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Blog: Shaping the future of urban mobility

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There is no question that the UK is on the brink of big change in urban mobility and that it is set to transform the motor insurance landscape, says James Roberts, business development director for insurance at Europcar Mobility Group UK.

James Roberts Europcar
James Roberts, business development director for insurance, Europcar Mobility Group UK

The Department for Transport recently published its latest strategy paper on the issue of mobility – Future of Mobility: Urban Strategy – setting out the challenges and goals for creating an environment that is conducive to an effective social infrastructure. I believe this provides some very clear signals to the motor insurance market – and its supply chain – in terms of how services are shaped for the future.

The paper identified the key principles that will underpin the government’s approach to facilitating innovation in urban mobility: new modes of transport and new mobility services must be safe and secure by design; the benefits of innovation in mobility must be available to all parts of the UK and all segments of society, walking, cycling and active travel must remain the best options for short urban journeys; mass transit must remain fundamental to an efficient transport system; new mobility services must lead the transition to zero emissions; mobility innovation must help to reduce congestion through more efficient use of limited road space, such as through sharing rides and increasing occupancy; the market for mobility must be open to stimulate innovation; new mobility services must be designed to operate as part of an integrated transport system combining public. The report also highlighted private and multiple modes for transport users and data from new mobility services must be shared where appropriate to improve choice and the operation of the transport system.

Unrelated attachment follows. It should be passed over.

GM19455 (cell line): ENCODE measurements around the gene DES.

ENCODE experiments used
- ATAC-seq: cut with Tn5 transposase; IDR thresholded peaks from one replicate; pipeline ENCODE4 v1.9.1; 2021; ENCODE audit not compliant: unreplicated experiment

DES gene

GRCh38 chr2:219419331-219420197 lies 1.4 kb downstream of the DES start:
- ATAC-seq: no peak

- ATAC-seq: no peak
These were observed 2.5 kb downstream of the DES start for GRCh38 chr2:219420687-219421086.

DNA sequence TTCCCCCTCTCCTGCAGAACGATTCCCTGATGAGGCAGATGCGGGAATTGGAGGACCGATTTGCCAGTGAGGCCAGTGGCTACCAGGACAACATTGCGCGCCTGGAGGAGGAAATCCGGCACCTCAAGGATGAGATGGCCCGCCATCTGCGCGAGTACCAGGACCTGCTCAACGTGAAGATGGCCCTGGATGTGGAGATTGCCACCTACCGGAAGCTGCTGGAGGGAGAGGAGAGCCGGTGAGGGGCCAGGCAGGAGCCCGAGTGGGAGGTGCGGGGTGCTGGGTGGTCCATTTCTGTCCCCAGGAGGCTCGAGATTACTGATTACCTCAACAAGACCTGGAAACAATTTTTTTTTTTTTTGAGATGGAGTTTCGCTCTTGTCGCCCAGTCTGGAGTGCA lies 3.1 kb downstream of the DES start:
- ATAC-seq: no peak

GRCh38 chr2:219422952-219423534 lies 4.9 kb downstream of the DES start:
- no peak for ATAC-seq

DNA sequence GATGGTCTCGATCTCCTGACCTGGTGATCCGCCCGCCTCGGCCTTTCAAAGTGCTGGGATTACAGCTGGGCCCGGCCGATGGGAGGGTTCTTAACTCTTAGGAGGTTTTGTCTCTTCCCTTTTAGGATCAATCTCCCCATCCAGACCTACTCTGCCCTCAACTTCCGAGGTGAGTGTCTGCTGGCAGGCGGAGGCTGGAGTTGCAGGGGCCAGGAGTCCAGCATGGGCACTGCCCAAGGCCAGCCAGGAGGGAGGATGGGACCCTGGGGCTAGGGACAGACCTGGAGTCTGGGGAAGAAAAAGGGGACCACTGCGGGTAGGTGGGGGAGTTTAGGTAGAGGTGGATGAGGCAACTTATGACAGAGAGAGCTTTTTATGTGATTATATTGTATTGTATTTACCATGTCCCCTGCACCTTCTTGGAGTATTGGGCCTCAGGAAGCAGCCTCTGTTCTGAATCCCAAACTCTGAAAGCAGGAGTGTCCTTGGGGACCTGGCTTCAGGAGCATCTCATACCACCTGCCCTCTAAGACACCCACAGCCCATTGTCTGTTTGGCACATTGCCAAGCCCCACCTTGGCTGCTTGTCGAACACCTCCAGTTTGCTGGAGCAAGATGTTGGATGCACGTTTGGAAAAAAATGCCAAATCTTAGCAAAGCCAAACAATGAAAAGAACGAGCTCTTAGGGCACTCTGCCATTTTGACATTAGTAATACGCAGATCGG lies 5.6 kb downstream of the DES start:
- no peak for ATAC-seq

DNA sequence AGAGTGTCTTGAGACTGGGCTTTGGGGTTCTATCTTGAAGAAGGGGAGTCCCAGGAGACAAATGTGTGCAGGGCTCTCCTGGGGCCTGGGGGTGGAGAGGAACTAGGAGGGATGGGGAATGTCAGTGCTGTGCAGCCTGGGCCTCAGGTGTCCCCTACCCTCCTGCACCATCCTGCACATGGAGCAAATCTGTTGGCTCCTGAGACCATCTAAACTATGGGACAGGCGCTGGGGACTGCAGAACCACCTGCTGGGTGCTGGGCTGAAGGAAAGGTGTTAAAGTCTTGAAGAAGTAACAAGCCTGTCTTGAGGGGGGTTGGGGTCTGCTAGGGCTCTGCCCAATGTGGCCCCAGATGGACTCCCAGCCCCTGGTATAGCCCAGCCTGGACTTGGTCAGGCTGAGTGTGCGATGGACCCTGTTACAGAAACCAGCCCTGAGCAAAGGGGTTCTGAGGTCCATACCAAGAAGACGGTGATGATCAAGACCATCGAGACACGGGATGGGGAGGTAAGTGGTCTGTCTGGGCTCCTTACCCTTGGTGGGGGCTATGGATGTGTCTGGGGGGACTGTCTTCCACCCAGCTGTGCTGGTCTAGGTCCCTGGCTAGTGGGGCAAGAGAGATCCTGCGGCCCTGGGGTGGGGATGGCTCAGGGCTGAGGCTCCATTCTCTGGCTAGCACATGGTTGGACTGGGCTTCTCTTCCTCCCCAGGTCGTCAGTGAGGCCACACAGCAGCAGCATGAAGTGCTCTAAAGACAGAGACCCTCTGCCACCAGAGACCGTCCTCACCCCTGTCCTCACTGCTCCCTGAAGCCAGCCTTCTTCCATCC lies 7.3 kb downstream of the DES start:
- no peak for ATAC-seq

The motor insurance market undoubtedly has a role to play in supporting this vision for a more environmentally sustainable mobility future. Indeed, there is much debate and discussion being had about how motor insurance will adapt to provide the essential protection and support, as the ownership and usage of vehicles changes, from the wider use of electric to where liability will lie in relation to autonomous vehicles.

The supply chain supporting the sector must also step up to the mark.

In particular, suppliers to the insurance sector need to demonstrate an understanding of how their services can be effectively equipped to support the new mobility innovations that are undoubtedly coming down the road. And that requires a new way of looking at how service providers, such as bodyshops and replacement vehicle providers, are located and the facilities they offer.

The investment is needed, now, in the technology and training to ensure that support services are fit for purpose for the future. Technicians in garages and bodyshops need to be able to handle all the newest motoring innovations – from advanced driver assistance systems to electric – so that insurers can get policyholders’ vehicles repaired efficiently for a positive customer experience. Insurers should also be looking for access to a replacement fleet that provides similar or like-for-like alternatives when a customer’s vehicle is off the road, again delivering the best possible customer experience.

Focusing resources in centres of excellence, rather than spreading expertise and resources thinly across a wider network, therefore, makes a lot of sense. In the old days, being on the customer’s doorstep was considered a strength. Today, with so many customers not even leaving their home or workplace when their vehicle needs to be taken for repair, the ‘just round the corner’ philosophy is not as important. Instead, knowing that the job will be done right first time by qualified experts, and knowing that a choice of vehicles is available that matches customer expectations, should be the objective.

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